MD, PhD, MAE, FMedSci, FRSB, FRCP, FRCPEd.

Dr Akbar Khan, MD, represents a novel and exciting avenue through which, in this case, a conventionally- trained family physician has come to embrace a broad array of integrative techniques; he witnessed first hand the immense magnitude of safety and efficacy of the practice … Dr Khan describes with frustration the lack of interest displayed by conventional practitioners for safe and effective solutions simply because they come from the realm of natural medicine. “My greatest concern is helping patients.”

From left to right: Douglas Andrews, Akbar Khan, Silvana Marra and Humaira Khan

From left to right: Douglas Andrews, Akbar Khan, Silvana Marra and Humaira Khan

From left to right: Douglas Andrews, Akbar Khan, Silvana Marra and Humaira Khan[/caption]

An article in the ‘Toronto Sun’, however, tells a very different story. The doctor was found ‘incompetent’ in the treatment of cancer patients. Akbar Khan told one patient she had leukemia when she did not. He told others they were improving under his alternative remedies while their cancer was actually advancing. One of them was a little boy dying of a brain tumor.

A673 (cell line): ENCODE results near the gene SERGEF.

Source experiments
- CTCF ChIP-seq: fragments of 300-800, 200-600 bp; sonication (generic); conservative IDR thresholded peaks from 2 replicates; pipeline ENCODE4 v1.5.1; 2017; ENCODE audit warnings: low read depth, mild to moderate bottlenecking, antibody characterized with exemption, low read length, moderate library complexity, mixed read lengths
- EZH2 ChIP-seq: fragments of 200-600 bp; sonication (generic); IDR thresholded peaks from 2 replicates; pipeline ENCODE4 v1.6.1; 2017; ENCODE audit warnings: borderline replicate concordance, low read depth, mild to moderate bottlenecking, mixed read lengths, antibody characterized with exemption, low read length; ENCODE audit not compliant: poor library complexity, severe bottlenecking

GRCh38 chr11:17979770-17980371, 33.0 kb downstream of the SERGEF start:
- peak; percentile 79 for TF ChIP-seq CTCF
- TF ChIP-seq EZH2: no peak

Now the Toronto family doctor has been found guilty by the Ontario Physicians and Surgeons Discipline Tribunal of

  • incompetence,
  • failure to maintain the standard of practice,
  • and conduct that’s disgraceful, dishonorable or unprofessional

in his care of a total of 12 patients between 2012 and 2017. “Whether it was ‘snake oil,’ ‘witches’ brew’ or otherwise, whatever it was that Dr. Khan was offering his patients, it was not what he claimed,” concluded the tribunal in its decision.  “In doing so, Dr. Khan set aside his obligations as a physician to uphold the College’s CAM and consent policies, and in doing so, he failed his patients.”

Khan is the founder of the Medicor Cancer Centres, which offer “unique non-toxic approaches to cancer treatment.” He treated terminally-ill patients with the unproven treatments that he called “SAFE Chemotherapy” billed as “lifesaving” and more effective than conventional chemo.

There was insufficient science and evidence to support the conclusion that “SAFE chemotherapy” works, or that it can help people in the way that Dr. Khan claims it can, and he should not have used it,” the tribunal found. Yet, Khan never told his patients it wasn’t working. According to the college’s summary: “Therapy stopped only when his patients either could not afford it any longer, their condition had deteriorated to such a degree that they could not tolerate it, they were so ill that they were admitted to hospital, or they died.”